Sunday, April 25, 2010

State testing is finished!

For our homeschooling, we use a program through the Washington School District in Utah. So even though they are schooled at home, they are technically public school students. In exchange for receiving their curriculum and most of their supplies free of charge (along with some field trips and social events throughout the school year) we agree to keep in touch with a teacher assigned to us, and also to take them in for state standardized testing towards the end of the year. While there are other homeschooling parents for whom this does not work, I find it to be a nice fit for us.

This past week was the kiddos testing dates. On Thursday I took them both in for language arts and math testing, and Friday Princess had to go in for Science. Both days are held at a large Baptist church in the area. I was a little apprehensive about whether or not I have prepared them well enough, which I believe is normal especially with this being my first year teaching them, but things went very well.

After dropping each kid off at their classroom, me and Sprout went to an area where the parents who were staying there could wait. She played with some other kids that she knows from playgroup and enjoyed some snacks until the kids got out for lunch. Since I was trying to make the day as fun as possible, we all went to McDonald's where they got kid's meals (a rare treat). Then, back to the church for more testing and waiting.

I asked the kids if the tests were too hard for them and they both agreed there was nothing they had a hard time with except for waiting for everyone to finish after they were already done. Spike especially hated the waiting.

Friday morning Princess finished up her science testing and we went home and had fun for the rest of the day.

As far as their test scores goes, the school really only looks at the average for all the kids. Their own scores will be sent to me so that I can see what areas they need to work on. I was pretty surprised to learn that their scores had nothing to do with me teaching them next year. I guess I had assumed that if their scores were low, I would have some serious explaining to do. I still do look forward to seeing the scores though, because I would like to know for myself what I can do better on with them.

Field Trips with Candy!

We took these two fields a few months ago, but I never got around to posting them. Needless to say, telling the kids that we were going on a field trip to a candy factory made their day, and when we had another one about a month later, I was the best mom ever (or so that is what they told me).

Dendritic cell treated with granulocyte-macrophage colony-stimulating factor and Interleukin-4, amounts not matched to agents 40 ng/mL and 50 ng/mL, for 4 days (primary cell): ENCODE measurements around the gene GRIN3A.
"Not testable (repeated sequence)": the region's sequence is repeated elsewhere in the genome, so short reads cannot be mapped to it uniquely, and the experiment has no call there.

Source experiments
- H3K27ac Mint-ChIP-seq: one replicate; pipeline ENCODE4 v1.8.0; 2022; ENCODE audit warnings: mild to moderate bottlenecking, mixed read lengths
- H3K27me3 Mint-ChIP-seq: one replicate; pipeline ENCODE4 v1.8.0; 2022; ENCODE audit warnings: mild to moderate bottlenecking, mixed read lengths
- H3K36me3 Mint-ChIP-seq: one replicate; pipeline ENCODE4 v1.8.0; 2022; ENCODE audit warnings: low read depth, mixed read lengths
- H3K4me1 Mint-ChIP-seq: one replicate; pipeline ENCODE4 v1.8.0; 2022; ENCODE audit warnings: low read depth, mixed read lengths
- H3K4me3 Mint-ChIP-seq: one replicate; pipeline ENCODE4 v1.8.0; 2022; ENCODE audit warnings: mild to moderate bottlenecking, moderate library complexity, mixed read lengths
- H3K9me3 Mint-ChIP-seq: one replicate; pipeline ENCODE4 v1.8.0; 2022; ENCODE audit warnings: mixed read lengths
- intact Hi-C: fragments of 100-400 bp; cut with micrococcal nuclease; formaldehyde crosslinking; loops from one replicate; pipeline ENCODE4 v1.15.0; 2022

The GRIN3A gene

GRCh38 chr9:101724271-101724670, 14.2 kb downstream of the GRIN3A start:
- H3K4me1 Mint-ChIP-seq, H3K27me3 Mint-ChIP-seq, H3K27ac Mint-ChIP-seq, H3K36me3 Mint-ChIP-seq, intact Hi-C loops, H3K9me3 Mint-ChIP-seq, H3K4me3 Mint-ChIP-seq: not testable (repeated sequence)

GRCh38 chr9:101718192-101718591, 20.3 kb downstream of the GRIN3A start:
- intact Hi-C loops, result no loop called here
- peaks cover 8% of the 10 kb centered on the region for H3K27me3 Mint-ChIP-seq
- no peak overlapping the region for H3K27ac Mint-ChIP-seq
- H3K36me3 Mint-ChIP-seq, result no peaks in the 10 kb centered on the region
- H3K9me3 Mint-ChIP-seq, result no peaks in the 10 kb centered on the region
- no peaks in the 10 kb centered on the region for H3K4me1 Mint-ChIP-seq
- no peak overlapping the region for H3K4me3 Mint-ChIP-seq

For the first field trip, we went to Mrs. Cavanaugh's chocolate factory. They first had a video presentation on the history of chocolate, starting with the Mayans drinking it as a hot drink (although not sweetened like the hot chocolate we enjoy today). The video also included the famous scenes from "I Love Lucy" where Lucy and Ethel go to work in a chocolate factory and end up eating and stuffing chocolates in their hat to try and keep up with the candy on the conveyor belt. Just in case you do not know what I am talking about, it is this one...

Next we got to watch the work floor as the workers wrapped candy and got it all packaged up nicely. It was not too exciting, but fun nonetheless. The kids all agreed that the workers looked much more relaxed than Lucy.

Last, but not least, the kids (and accompanying moms) got free yummy chocolate samples. Hmm..I think that might have been my favorite part.

The second candy field trip was to Sweet's candy company. Unfortunately, I have no pictures to share since they were not allowed, so you will have to take my word for it.

First things first, we had to all don hair nets and take off all jewelry. A nice lady explained the safety precautions of staying within the colored lines on the floor, and once we had all agreed to be on our best behavior, we were taken on our tour. We saw some pretty neat things like a gigantic bags of sugar, the taffy making machines, and candies being covered in chocolate. In one area, we saw a bunch of trays of small clear things. After looking at them for a second, me and the kids figured out they were the jelly beans that were awaiting their flavored covering. Another favorite thing of ours was seeing the room in which the jelly type candies were made. A tray of cornstarch is pressed with a master mold so that there are indents in the cornstarch which are then the candy molds. The molten candy is poured into these cornstarch molds and left to set up for a while. When we were watching they were making jelly bunnies. The kids really liked this field trip, and it sure did not hurt that they passed out samples of the different types of candy along the tour.